You are here:

Advertisement

QUESTION: Greetings,

I look at calculus books and examples on various internet sites and I don't see the "hops" in manipulation of the terms.

I seem to be getting tripped up on problems at the point of recognizing where to parse the expression to apply differential rules. Do you have some method of identifying what to manipulate a given expression to in order to solve it? Can you elaborate on this aspect of "figuring out what to do" when presented a problem. e.g. find the second derivative of y= 3x cos (x^2). Thanks!

ANSWER: The problem is a product rule.

We have y = f(x)g(x), so y' = f'(x)g(x) + f(x)g'(x).

Since f(x) = 3x, f'(x) = 3.

Since g(x) = cos(3x²), the chain rule is used to get g'(x) = -sin(3x²)[6x].

Putting the 6x in front gives -6x*sin(3x²).

Putting these in gives y' = 3cos(3x²) - 18x²sin(3x²).

To find y", the 1st term is done with the chain rule alone and

the 2nd term is done with the product rule and chain rule.

For 3*cos(3x²), the derivative of cos() is -sin() and the derivative of 3x² is 6x.

Putting the minus sign and multiplying the front by 6 gives This gives -18x*sin(3x²).

For -18x²sin(3x²), the product rule says to take f(x) = - 18x² and g(x) = sin(3x²).

This gives f'(x) = -36x and g'(x) = 6x*cos(3x²). That makes the derivative fg' + gf' be

[-18x²][6x*cos(3x²)] + sin(3x²)[-36x].

Multiplying terms together gives -108x³*cos(3x²)] - 36x*sin(3x²).

Note that we could factor out -36x, giving -36x[-3x²*cos(3x²)] + sin(3x²)].

---------- FOLLOW-UP ----------

QUESTION: Thanks for given my question a try Scotto. Given: y= 3x cos (x^2)

F(x) = 3x derivative becomes f'(x)= 3

G(x) is cos x^2 so (cos x^2) becomes - sin x^2 and derivative of x^2 becomes (2x) right?

so I got lost on why you have it = -sin 3x^2 (6x)

I never got to the rest because I got lost here, the rest will probably make perfect sense once I get over this stumbling block.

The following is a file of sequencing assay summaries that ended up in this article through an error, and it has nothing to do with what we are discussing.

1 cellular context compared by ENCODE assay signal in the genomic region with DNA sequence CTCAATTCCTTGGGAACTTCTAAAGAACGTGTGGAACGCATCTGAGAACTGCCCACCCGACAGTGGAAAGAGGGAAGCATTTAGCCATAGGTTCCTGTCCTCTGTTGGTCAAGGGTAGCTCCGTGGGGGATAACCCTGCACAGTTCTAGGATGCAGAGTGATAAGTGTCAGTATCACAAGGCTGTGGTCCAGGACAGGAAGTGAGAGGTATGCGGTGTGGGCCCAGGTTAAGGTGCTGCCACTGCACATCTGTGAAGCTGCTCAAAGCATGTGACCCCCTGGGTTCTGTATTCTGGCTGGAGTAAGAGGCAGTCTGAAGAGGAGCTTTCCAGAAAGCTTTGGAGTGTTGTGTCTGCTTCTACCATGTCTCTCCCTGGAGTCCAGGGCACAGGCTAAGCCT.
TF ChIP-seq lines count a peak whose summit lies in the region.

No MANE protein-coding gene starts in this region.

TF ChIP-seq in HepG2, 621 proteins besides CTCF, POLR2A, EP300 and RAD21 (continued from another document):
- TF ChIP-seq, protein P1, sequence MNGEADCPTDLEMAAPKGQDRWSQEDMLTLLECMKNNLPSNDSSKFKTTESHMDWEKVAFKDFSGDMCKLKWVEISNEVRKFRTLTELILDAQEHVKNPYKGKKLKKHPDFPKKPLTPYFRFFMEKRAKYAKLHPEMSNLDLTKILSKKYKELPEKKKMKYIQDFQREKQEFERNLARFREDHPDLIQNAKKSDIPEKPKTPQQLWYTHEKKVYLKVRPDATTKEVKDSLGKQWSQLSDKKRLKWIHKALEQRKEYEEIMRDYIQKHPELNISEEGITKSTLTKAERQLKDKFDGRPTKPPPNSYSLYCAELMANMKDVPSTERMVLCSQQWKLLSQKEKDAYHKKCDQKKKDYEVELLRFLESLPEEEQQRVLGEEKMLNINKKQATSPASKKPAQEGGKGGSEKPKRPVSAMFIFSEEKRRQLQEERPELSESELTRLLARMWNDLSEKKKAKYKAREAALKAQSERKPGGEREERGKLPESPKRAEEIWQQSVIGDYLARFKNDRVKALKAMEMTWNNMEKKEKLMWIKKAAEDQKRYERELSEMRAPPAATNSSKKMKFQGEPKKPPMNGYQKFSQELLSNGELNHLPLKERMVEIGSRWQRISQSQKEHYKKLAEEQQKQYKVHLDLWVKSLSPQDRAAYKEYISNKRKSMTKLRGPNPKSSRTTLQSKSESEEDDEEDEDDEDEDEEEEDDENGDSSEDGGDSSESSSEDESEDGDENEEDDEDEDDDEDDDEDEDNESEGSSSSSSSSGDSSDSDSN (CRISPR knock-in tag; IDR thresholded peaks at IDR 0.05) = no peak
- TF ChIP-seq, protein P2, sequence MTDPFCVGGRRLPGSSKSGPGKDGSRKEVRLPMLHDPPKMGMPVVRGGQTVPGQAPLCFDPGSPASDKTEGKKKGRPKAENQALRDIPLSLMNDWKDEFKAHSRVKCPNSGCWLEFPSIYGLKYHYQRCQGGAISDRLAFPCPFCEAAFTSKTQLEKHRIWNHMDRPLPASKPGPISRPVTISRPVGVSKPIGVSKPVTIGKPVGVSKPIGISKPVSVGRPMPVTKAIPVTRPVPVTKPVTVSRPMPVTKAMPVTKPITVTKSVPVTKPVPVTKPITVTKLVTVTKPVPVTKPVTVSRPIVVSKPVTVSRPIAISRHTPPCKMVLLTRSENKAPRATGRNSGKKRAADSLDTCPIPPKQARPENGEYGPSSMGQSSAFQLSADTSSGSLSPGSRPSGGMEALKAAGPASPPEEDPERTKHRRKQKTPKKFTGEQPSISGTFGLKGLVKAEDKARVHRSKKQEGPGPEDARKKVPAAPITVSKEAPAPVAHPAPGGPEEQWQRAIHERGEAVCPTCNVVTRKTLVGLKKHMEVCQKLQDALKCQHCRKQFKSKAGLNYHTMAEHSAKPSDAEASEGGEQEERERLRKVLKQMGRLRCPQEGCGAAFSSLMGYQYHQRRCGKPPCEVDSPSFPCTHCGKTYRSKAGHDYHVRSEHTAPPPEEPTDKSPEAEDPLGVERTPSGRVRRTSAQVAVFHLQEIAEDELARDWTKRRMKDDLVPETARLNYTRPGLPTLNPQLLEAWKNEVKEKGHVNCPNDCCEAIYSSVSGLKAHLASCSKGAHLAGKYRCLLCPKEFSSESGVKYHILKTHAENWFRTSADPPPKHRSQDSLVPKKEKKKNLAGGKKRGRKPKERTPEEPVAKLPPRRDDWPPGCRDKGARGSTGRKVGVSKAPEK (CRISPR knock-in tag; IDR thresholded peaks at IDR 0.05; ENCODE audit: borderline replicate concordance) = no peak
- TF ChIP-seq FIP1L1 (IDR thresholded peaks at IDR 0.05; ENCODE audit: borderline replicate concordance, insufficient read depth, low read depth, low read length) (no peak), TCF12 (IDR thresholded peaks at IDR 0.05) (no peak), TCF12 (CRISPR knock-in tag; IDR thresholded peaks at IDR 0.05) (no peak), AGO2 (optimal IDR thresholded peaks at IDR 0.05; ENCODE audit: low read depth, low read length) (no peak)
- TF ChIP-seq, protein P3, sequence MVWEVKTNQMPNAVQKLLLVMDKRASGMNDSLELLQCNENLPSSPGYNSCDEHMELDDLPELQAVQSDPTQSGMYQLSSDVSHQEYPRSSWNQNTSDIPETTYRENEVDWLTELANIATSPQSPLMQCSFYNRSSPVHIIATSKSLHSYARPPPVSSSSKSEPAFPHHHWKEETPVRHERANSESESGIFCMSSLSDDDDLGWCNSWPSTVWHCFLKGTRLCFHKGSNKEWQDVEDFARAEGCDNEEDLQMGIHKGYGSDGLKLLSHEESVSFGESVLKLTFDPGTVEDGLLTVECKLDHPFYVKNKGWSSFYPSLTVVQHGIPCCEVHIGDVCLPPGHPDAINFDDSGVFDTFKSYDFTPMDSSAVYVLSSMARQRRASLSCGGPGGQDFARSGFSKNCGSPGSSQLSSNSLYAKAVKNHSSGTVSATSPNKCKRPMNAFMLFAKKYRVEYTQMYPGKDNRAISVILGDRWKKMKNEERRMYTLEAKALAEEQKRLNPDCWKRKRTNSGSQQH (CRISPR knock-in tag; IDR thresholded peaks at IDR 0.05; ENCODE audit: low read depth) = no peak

For some reason I put a 3 in the cos(), and as you pointed out, its not there.

We have y = 3x cos(x²).

This makes y' = 3x * (-2x sin(x²) + 3 cos(x²).

That is, y' = -6x sin(x²) + 3 cos(x²).

This makes y" = -6x * 2x*cos(x²) - 6 sin(x²) - 3*2x*sin(x²).

That works out to y" = -12x²*cos(x²) - 6(1+x)sin(x²).

Right?

Calculus

Answers by Expert:

Any kind of calculus question you want. I also have answered some questions in Physics (mass, momentum, falling bodies), Chemistry (charge, reactions, symbols, molecules), and Biology (reproduction, insusion of chemicals into bloodstream).

Experience in the area: I have tutored students in all areas of mathematics since 1980.
Education/Credentials: BSand MS in Mathematics from Oregon State University, where I completed sophomore course in Physics and Chemistry. I received both degrees with high honors.
Awards and Honors: I have passed Actuarial tests 100, 110, and 135.
**Publications**

Maybe not a publication, but I have respond to well oveer 8,500 questions on the PC.
Well over 2,000 of them have been in calculus.
**Education/Credentials**

I aquired well over 40 hours of upper division courses. This was well over the number that were required.
I graduated with honors in both my BS and MS degree from Oregon State University.
I was allowed to jump into a few courses at college a year early.
**Awards and Honors**

I have been nominated as the expert of the month several times.
All of my scores right now are at least a 9.8 average (out of 10).
**Past/Present Clients**

My past clients have been students at OSU, students at the college in South Seattle, referals from a company, friends and aquantenances, people from my church, and people like you from all over the world.